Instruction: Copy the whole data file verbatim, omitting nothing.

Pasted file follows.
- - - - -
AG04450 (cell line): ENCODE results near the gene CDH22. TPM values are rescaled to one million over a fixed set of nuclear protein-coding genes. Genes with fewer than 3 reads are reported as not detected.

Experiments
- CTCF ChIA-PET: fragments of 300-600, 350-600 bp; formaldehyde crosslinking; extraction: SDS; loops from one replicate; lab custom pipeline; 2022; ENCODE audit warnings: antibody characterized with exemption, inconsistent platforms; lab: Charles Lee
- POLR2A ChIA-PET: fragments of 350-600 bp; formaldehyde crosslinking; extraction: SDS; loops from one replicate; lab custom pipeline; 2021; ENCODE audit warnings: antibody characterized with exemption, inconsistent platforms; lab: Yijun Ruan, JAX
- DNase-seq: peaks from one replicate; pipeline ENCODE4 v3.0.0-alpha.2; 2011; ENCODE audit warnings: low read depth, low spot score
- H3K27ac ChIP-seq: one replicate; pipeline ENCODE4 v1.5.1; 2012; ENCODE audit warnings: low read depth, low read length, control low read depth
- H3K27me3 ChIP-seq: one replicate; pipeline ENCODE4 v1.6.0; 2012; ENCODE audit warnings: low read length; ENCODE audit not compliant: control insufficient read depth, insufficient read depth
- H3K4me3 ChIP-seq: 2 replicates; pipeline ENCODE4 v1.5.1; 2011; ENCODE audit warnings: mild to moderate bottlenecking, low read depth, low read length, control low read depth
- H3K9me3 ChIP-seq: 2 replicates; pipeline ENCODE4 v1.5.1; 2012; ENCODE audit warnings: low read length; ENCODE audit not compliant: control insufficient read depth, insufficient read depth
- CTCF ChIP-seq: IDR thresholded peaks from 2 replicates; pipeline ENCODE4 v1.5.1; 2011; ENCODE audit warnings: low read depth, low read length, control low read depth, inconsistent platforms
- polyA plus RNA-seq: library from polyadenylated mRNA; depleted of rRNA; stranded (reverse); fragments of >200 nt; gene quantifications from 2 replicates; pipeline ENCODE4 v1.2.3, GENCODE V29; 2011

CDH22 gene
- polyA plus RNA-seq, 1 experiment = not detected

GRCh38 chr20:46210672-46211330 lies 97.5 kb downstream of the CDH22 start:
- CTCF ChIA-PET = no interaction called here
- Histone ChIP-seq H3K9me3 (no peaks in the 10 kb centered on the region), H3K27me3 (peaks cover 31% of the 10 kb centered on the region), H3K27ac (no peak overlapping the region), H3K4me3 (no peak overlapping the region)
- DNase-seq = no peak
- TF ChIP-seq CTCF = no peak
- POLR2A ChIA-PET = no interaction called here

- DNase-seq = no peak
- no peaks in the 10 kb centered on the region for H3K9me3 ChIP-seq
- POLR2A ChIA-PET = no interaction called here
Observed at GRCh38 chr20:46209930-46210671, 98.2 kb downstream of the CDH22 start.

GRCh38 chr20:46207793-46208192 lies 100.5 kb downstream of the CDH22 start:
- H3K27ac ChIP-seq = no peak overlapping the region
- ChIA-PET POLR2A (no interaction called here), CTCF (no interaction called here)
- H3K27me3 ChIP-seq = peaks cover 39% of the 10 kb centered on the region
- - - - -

AG04450 (cell line): ENCODE results near the gene CDH22. TPM values are rescaled to one million over a fixed set of nuclear protein-coding genes. Genes with fewer than 3 reads are reported as not detected.

Experiments
- CTCF ChIA-PET: fragments of 300-600, 350-600 bp; formaldehyde crosslinking; extraction: SDS; loops from one replicate; lab custom pipeline; 2022; ENCODE audit warnings: antibody characterized with exemption, inconsistent platforms; lab: Charles Lee
- POLR2A ChIA-PET: fragments of 350-600 bp; formaldehyde crosslinking; extraction: SDS; loops from one replicate; lab custom pipeline; 2021; ENCODE audit warnings: antibody characterized with exemption, inconsistent platforms; lab: Yijun Ruan, JAX
- DNase-seq: peaks from one replicate; pipeline ENCODE4 v3.0.0-alpha.2; 2011; ENCODE audit warnings: low read depth, low spot score
- H3K27ac ChIP-seq: one replicate; pipeline ENCODE4 v1.5.1; 2012; ENCODE audit warnings: low read depth, low read length, control low read depth
- H3K27me3 ChIP-seq: one replicate; pipeline ENCODE4 v1.6.0; 2012; ENCODE audit warnings: low read length; ENCODE audit not compliant: control insufficient read depth, insufficient read depth
- H3K4me3 ChIP-seq: 2 replicates; pipeline ENCODE4 v1.5.1; 2011; ENCODE audit warnings: mild to moderate bottlenecking, low read depth, low read length, control low read depth
- H3K9me3 ChIP-seq: 2 replicates; pipeline ENCODE4 v1.5.1; 2012; ENCODE audit warnings: low read length; ENCODE audit not compliant: control insufficient read depth, insufficient read depth
- CTCF ChIP-seq: IDR thresholded peaks from 2 replicates; pipeline ENCODE4 v1.5.1; 2011; ENCODE audit warnings: low read depth, low read length, control low read depth, inconsistent platforms
- polyA plus RNA-seq: library from polyadenylated mRNA; depleted of rRNA; stranded (reverse); fragments of >200 nt; gene quantifications from 2 replicates; pipeline ENCODE4 v1.2.3, GENCODE V29; 2011

CDH22 gene
- polyA plus RNA-seq, 1 experiment = not detected

GRCh38 chr20:46210672-46211330 lies 97.5 kb downstream of the CDH22 start:
- CTCF ChIA-PET = no interaction called here
- Histone ChIP-seq H3K9me3 (no peaks in the 10 kb centered on the region), H3K27me3 (peaks cover 31% of the 10 kb centered on the region), H3K27ac (no peak overlapping the region), H3K4me3 (no peak overlapping the region)
- DNase-seq = no peak
- TF ChIP-seq CTCF = no peak
- POLR2A ChIA-PET = no interaction called here

- DNase-seq = no peak
- no peaks in the 10 kb centered on the region for H3K9me3 ChIP-seq
- POLR2A ChIA-PET = no interaction called here
Observed at GRCh38 chr20:46209930-46210671, 98.2 kb downstream of the CDH22 start.

GRCh38 chr20:46207793-46208192 lies 100.5 kb downstream of the CDH22 start:
- H3K27ac ChIP-seq = no peak overlapping the region
- ChIA-PET POLR2A (no interaction called here), CTCF (no interaction called here)
- H3K27me3 ChIP-seq = peaks cover 39% of the 10 kb centered on the region